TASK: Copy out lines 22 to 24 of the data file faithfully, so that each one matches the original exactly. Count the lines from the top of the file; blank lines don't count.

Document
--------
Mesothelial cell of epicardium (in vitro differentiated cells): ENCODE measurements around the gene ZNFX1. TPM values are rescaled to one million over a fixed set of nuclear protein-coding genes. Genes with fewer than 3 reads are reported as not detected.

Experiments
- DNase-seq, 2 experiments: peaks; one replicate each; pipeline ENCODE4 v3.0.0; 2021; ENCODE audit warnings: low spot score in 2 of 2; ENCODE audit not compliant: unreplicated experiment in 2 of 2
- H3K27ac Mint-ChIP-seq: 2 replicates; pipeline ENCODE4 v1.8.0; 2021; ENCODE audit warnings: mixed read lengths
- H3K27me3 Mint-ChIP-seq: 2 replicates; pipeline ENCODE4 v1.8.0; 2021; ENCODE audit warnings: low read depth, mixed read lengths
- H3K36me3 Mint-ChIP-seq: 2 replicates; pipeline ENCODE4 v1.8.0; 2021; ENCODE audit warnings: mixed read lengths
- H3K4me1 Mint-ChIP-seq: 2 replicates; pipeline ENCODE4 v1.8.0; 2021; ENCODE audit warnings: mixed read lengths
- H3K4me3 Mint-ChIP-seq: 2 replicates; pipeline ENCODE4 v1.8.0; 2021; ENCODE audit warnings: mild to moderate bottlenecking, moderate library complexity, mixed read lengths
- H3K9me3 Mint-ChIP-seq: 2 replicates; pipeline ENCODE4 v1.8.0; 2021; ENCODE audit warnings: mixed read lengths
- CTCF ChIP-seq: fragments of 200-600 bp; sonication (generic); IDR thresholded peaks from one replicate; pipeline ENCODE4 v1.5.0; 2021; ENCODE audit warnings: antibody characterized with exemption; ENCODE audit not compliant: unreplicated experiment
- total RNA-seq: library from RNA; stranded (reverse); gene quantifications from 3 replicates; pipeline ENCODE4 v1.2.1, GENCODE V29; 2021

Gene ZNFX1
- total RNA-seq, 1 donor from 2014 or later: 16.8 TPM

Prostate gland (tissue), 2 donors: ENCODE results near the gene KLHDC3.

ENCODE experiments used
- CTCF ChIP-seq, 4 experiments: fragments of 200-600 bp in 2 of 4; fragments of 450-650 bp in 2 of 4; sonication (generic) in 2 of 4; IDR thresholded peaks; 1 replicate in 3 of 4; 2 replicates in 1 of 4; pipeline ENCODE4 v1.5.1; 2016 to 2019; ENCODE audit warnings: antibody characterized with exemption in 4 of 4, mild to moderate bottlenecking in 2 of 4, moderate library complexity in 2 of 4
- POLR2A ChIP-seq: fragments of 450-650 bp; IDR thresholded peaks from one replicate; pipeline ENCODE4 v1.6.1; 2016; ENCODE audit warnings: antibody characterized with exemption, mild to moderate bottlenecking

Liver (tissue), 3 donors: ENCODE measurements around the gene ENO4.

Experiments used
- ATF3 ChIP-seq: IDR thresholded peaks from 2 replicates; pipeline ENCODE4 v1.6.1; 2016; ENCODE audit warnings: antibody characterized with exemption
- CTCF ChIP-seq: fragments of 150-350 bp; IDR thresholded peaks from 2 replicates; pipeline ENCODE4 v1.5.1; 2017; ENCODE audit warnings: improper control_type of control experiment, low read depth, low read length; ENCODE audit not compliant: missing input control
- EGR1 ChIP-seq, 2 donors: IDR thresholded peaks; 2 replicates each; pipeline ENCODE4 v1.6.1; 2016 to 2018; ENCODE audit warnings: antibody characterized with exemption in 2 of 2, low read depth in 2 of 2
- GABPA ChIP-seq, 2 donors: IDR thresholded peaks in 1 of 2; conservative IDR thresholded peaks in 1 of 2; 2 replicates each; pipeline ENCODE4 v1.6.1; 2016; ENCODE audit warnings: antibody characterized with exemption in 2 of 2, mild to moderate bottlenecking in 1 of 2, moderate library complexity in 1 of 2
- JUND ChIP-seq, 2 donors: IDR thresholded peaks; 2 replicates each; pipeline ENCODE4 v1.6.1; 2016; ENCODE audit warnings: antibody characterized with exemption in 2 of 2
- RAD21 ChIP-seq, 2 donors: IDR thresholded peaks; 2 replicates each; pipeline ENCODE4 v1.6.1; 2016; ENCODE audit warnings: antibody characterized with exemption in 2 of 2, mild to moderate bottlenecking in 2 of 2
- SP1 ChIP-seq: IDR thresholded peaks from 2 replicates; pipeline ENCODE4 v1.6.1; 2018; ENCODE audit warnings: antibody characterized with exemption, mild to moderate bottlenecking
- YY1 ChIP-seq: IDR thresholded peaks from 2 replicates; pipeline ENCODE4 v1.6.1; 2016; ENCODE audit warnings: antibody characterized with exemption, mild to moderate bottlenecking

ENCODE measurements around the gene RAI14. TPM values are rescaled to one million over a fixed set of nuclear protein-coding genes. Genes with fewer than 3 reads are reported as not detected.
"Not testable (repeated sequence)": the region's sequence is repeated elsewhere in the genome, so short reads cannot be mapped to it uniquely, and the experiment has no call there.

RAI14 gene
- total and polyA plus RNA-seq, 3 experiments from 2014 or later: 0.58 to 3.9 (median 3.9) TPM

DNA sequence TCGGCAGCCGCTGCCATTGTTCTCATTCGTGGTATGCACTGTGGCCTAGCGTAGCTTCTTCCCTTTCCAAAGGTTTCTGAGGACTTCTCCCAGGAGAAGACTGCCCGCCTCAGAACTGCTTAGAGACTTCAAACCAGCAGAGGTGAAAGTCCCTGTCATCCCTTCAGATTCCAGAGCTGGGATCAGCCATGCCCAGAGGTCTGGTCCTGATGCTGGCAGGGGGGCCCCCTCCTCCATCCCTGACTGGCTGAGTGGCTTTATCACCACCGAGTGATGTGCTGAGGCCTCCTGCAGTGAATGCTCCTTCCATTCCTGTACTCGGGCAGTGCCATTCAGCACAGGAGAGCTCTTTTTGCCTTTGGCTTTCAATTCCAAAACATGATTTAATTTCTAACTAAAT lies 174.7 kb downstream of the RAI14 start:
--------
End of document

- EGR1 ChIP-seq, 2 donors: IDR thresholded peaks; 2 replicates each; pipeline ENCODE4 v1.6.1; 2016 to 2018; ENCODE audit warnings: antibody characterized with exemption in 2 of 2, low read depth in 2 of 2
- GABPA ChIP-seq, 2 donors: IDR thresholded peaks in 1 of 2; conservative IDR thresholded peaks in 1 of 2; 2 replicates each; pipeline ENCODE4 v1.6.1; 2016; ENCODE audit warnings: antibody characterized with exemption in 2 of 2, mild to moderate bottlenecking in 1 of 2, moderate library complexity in 1 of 2
- JUND ChIP-seq, 2 donors: IDR thresholded peaks; 2 replicates each; pipeline ENCODE4 v1.6.1; 2016; ENCODE audit warnings: antibody characterized with exemption in 2 of 2